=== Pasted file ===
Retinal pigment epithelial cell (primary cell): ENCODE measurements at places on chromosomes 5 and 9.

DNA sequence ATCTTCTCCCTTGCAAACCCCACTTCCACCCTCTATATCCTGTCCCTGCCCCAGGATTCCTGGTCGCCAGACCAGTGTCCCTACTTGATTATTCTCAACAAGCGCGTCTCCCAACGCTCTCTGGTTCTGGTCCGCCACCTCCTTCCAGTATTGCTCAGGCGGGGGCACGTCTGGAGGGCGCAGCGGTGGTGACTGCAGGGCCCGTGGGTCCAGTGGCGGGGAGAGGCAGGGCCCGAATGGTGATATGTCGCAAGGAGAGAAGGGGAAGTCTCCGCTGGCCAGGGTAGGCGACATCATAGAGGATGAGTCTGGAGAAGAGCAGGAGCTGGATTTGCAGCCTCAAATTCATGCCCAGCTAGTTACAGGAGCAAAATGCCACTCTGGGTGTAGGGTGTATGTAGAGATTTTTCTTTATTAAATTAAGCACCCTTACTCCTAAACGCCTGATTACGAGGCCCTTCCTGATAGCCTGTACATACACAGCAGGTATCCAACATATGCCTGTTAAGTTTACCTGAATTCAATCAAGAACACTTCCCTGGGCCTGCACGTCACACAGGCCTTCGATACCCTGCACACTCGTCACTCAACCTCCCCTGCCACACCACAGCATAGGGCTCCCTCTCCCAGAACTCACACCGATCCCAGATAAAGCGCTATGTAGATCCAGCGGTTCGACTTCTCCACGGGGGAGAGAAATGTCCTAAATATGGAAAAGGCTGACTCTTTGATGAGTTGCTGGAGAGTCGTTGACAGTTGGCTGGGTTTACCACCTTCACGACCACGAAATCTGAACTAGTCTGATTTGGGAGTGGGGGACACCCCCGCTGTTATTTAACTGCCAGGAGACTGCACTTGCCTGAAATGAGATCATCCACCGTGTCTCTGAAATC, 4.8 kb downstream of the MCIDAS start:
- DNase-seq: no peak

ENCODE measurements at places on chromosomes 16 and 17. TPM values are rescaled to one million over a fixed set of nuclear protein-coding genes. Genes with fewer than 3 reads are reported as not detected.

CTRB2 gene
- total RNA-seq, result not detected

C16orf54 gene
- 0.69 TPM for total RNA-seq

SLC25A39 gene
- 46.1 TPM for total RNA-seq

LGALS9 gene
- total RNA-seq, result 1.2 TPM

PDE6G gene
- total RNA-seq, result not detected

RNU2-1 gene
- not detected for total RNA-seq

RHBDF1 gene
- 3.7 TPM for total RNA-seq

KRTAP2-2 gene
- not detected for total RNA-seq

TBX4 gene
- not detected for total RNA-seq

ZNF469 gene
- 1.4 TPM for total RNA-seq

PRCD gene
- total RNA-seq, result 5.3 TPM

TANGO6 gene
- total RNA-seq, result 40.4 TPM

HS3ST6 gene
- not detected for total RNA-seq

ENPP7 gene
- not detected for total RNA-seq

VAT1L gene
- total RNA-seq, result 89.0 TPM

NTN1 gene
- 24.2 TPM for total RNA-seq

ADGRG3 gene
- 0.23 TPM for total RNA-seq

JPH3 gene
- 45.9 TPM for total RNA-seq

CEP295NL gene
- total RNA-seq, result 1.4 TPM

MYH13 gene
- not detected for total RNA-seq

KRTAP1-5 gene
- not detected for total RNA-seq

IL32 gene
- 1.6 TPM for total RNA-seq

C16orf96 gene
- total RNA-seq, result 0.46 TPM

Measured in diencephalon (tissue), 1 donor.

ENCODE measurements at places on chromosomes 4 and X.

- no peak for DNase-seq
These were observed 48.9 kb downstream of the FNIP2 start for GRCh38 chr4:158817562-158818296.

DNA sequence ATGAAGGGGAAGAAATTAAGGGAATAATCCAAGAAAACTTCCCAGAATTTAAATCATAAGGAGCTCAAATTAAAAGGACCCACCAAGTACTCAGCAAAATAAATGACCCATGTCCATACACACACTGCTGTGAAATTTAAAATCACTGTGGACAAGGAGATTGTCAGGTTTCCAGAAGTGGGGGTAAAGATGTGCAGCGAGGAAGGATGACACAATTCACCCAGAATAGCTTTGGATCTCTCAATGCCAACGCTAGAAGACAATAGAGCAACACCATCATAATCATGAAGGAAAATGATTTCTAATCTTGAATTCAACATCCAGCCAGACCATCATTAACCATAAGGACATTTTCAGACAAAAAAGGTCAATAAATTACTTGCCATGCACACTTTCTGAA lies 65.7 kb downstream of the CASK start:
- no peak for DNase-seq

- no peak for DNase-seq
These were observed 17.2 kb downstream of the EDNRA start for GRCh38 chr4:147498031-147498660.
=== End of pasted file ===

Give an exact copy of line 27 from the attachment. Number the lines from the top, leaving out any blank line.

TANGO6 gene